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SOTUNKI: An Island Of Education and Adventure

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Author(s): Heidi HEIKKILÄ

Journal: The Turkish Online Journal of Distance Education
ISSN 1302-6488

Volume: 12;
Issue: 3/2;
Start page: 201;
Date: 2011;
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ABSTRACT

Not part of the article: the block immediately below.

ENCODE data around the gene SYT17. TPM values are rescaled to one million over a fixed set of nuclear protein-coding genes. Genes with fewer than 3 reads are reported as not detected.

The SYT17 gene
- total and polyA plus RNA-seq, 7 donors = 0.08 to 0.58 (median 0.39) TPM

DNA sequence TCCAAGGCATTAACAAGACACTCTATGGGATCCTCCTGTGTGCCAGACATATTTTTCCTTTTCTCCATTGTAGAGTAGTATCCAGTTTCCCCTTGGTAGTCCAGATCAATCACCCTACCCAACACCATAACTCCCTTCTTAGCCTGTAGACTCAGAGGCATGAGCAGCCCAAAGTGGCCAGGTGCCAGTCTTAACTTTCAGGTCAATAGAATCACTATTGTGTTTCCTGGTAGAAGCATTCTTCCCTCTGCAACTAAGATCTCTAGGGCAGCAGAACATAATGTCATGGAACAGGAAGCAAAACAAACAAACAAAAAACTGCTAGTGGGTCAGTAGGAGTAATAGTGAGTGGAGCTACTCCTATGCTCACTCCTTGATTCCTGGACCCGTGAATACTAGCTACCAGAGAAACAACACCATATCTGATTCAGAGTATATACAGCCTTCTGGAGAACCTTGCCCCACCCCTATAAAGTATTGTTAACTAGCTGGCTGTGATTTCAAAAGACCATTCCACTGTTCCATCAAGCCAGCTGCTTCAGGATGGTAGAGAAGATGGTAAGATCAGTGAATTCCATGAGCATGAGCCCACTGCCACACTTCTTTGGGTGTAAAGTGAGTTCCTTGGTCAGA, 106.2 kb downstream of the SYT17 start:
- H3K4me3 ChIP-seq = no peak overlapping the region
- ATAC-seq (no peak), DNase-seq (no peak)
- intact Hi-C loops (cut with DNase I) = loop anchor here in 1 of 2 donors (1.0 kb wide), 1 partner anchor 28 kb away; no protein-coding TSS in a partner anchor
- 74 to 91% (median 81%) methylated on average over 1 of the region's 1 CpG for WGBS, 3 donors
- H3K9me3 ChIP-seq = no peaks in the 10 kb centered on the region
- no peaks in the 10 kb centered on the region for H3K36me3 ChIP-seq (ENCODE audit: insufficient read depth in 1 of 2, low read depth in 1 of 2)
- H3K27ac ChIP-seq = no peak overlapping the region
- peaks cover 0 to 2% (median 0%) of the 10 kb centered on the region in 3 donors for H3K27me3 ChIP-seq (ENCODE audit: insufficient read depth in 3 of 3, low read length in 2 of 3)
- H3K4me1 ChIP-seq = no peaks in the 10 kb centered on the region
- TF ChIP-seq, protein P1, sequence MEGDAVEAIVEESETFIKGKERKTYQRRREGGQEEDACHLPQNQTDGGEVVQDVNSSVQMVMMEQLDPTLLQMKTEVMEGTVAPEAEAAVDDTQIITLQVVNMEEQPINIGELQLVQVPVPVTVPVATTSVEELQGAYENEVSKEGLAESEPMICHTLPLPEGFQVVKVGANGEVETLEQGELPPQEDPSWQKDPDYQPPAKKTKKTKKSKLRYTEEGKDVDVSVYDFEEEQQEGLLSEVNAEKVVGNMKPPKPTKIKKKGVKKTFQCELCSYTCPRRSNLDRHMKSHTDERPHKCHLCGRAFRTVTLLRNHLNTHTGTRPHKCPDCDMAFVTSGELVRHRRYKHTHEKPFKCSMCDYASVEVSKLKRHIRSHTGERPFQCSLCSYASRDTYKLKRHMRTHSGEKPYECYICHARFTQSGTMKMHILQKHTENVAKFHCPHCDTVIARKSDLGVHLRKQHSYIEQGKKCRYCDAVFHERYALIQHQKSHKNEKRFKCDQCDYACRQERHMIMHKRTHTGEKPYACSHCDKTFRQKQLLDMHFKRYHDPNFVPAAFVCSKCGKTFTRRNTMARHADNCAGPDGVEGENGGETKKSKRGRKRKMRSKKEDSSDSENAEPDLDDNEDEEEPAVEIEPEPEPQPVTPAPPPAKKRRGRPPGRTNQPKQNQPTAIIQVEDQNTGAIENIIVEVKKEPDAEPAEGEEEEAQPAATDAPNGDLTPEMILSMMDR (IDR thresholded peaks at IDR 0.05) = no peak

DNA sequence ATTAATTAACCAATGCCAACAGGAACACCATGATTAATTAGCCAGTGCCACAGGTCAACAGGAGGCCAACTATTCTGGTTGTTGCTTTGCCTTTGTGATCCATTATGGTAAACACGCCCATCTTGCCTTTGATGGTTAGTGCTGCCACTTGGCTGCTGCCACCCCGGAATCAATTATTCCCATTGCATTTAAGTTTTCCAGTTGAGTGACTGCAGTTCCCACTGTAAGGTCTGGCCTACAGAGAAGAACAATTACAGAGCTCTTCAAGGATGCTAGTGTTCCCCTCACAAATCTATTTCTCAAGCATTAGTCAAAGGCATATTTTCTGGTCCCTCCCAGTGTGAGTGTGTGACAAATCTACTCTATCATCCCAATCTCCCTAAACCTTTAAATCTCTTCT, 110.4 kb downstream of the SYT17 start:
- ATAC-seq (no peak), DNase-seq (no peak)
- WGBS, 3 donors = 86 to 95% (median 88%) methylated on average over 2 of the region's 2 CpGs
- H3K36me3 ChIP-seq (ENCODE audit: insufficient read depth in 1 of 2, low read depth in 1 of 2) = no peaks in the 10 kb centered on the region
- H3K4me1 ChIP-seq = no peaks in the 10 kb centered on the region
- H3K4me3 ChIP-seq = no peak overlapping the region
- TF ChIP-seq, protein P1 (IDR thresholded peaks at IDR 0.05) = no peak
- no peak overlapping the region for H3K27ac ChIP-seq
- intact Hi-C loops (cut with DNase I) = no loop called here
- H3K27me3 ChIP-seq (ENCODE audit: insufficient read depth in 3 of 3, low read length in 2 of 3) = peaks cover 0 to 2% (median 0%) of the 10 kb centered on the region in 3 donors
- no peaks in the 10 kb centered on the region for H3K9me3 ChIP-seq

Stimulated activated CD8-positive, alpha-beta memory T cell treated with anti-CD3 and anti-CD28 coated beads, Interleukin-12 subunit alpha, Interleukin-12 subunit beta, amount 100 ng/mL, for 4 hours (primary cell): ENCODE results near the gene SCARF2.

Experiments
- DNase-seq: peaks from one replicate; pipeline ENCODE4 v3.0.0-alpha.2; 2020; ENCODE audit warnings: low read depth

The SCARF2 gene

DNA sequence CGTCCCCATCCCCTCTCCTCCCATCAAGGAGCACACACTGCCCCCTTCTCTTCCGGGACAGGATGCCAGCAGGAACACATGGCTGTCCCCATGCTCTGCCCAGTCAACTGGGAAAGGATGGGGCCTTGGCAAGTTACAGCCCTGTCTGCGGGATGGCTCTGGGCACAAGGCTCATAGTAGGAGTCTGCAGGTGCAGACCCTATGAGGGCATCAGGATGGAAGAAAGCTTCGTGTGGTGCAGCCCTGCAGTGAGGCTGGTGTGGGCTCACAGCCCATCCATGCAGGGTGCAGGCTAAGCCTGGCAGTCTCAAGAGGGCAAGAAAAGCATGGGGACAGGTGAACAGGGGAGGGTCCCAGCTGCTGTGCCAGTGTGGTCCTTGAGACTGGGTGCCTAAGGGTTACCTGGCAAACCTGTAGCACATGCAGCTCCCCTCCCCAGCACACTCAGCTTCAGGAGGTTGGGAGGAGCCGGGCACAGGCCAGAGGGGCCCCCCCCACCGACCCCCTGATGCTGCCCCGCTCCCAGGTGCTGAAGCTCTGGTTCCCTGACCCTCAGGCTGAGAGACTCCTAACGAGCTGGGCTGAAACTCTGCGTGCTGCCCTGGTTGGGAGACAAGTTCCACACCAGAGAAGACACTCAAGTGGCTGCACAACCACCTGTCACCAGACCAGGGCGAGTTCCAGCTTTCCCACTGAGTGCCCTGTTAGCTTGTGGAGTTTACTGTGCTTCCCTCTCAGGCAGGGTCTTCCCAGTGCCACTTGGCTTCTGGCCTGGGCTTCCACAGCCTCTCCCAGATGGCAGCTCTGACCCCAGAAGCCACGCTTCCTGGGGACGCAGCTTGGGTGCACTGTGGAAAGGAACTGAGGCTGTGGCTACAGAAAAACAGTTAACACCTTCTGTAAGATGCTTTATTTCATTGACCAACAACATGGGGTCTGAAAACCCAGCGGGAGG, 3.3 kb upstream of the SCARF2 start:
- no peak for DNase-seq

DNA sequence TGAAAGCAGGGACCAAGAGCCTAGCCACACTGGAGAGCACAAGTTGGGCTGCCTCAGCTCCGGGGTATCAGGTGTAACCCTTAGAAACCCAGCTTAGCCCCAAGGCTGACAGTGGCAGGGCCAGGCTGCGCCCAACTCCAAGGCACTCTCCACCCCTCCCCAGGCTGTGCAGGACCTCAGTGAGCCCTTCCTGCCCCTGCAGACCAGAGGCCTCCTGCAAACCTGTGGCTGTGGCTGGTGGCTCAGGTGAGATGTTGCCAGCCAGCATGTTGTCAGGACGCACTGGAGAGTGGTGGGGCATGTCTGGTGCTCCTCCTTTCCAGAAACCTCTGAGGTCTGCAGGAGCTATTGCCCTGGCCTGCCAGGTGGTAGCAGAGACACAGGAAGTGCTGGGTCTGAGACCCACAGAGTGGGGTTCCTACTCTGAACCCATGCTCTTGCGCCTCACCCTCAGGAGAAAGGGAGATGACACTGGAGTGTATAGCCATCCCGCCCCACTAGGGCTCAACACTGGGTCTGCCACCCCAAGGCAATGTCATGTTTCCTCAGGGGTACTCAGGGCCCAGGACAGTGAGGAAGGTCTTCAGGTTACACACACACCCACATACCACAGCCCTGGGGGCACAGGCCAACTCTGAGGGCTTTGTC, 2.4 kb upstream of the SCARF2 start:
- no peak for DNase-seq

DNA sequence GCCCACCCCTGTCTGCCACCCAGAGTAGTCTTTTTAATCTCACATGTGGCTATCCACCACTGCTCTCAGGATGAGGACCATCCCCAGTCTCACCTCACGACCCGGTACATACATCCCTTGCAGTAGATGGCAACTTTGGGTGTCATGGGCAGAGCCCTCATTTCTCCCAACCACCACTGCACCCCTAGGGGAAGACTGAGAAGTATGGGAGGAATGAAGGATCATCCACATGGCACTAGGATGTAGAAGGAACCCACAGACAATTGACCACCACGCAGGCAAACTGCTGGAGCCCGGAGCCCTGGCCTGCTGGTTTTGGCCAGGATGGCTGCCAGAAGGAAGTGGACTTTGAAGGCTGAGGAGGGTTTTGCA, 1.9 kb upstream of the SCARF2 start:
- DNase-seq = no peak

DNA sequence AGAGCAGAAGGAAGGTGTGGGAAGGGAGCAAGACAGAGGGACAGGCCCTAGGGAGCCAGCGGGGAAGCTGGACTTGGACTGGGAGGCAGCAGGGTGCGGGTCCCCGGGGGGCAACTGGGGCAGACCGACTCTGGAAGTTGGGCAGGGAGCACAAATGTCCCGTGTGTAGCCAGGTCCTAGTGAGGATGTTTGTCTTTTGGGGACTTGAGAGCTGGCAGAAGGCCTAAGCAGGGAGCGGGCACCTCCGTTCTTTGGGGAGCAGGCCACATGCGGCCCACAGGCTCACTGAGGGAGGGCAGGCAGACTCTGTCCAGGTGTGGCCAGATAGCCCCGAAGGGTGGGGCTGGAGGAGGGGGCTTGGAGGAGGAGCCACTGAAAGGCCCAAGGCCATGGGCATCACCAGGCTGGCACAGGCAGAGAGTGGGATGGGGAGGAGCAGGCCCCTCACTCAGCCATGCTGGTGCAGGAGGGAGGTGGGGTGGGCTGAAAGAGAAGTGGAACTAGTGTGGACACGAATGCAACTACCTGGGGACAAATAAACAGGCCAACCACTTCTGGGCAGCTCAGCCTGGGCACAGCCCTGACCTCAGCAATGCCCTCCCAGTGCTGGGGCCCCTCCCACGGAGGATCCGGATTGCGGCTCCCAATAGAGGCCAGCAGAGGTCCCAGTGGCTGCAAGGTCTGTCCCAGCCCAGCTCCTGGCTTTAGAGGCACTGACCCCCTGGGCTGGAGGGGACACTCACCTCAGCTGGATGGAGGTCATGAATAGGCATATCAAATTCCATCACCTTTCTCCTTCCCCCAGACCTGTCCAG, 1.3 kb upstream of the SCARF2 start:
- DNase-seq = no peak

Last year some of the teachers of Sotunki Distance Learning Centre set out to find a new approach to teaching different subjects in Upper Secondary School. We wanted to do this by using social media and finally decided on using Second Life. I think social media like Second Life can offer a lot to our students who study via internet and rarely meet each other or their teachers. In Second Life students can meet their teachers, guidance counselors and fellow students face to face and in real time. This brings more interaction to the learning process and gives the students a chance to get to know each other. Also the interaction in Second Life is slightly different – it gives us teachers a different kind of chance to get to know our students better in a more informal way. There were many decisions to make when we first started building our school. We started by deciding on whether we wanted to have a traditional school building with traditional classrooms in it – and decided against it. Why repeat the real world in Second Life? What is the point of using a virtual world if not to benefit from the possibilities that the real world does not have? So we set out to do something new and extraordinary: instead of a school house we have a mountainous jungle waiting for explorers, and instead of classrooms we have lots of different innovations customized to fit the virtual world. It is important to us that students want to explore our island and learn while exploring it: learning can be a real adventure.I chose the course of history of literature as my project because Second Life has wonderful tools for creating historical settings. Building a pathway came naturally too: the history of literature is linear by nature; a pathway is its natural form. There are plenty of time periods in literature that have distinctive styles but I could not include them all. Finally I decided to build information points for eight different stylistic periods.Information points:Ø amphitheatre and Mount Olympus for Ancient Greece and RomeØ Medieval tavern for Medieval literatureØ Midsummer Night’s fairy cave for RenaissanceØ Robinson Crusoe’s island for 18th century EnlightenmentØ cemetery and crypt for RomanticismØ a small, poor cottage for RealismØ a lighthouse (as in Virginia Woolf’s novel) for ModernismØ a hobbit’s home for PostmodernismIt was crucial that the information points were in chronological order -that way students can “walk” through the history of Western literature themselves instead of just reading about it from a book and chronological order makes it is easier to remember the order of different time periods. I wish to share here the information points to reflect the stylistic periods they presented so it would be easy to learn something of a stylistic period by just looking around: it activates visual memory and helps to connect information with the place where it was found. For instance, students can learn things about 19th century Romanticism in a cemetery and in a mad scientist’s lab and remember that the era was not all about sweet, romantic dreams about love and more about monsters, death and mad scientists -and love with ruinous consequences.On every information point there are both theory and exercises available. There is at least one big board that holds the most important information about that time period written on it. When a student clicks on a board he gets an English translation and all the board’s information on a Notecard that can be saved in the student’s personal inventory. Then he can for instance go to sit on a beach, watch a sunset and study.Most of the information points have “talking” objects, by which I mean objects with scripts in them: when you click them, the object sends a chat-message with some information about literature. Below every information board there is an object (usually an apple) and by clicking it a student gets a set of questions about that time period. Student will find answers to those questions by walking around that information point: the information is written in the info boards and hidden as chat-messages in different objects. After finding all the answers, students write them on a Note card and send that to the teacher. All of these tools work independently without teacher’s presence 24 hours a day, which is necessary as our students are mainly adults with jobs, children and busy lives. Adventure is a big part of the theme of our island and in our project the emphasis was on learning by experiencing. The literature history pathway needed to fit the general atmosphere of the island and every information point had to contain not only information but also humor and interesting details that help the student stay motivated and eager to learn more.One of the ways in which I hoped to create the feeling of an adventure is that all the information points are located on different places on the island; you cannot see the next information point from the previous one. A student follows the red brick path from one “classroom” into the other though forests, mountains and caves: the island around him is visually beautiful and versatile with plenty to see and experience. Sometimes it is also possible to add a little adventure with a simple decision: a student can choose alternative way of travelling. For instance, he can take a raft from Robinson Crusoe’s Island to the mainland or ride on a seahorse from Renaissance to Enlightenment.

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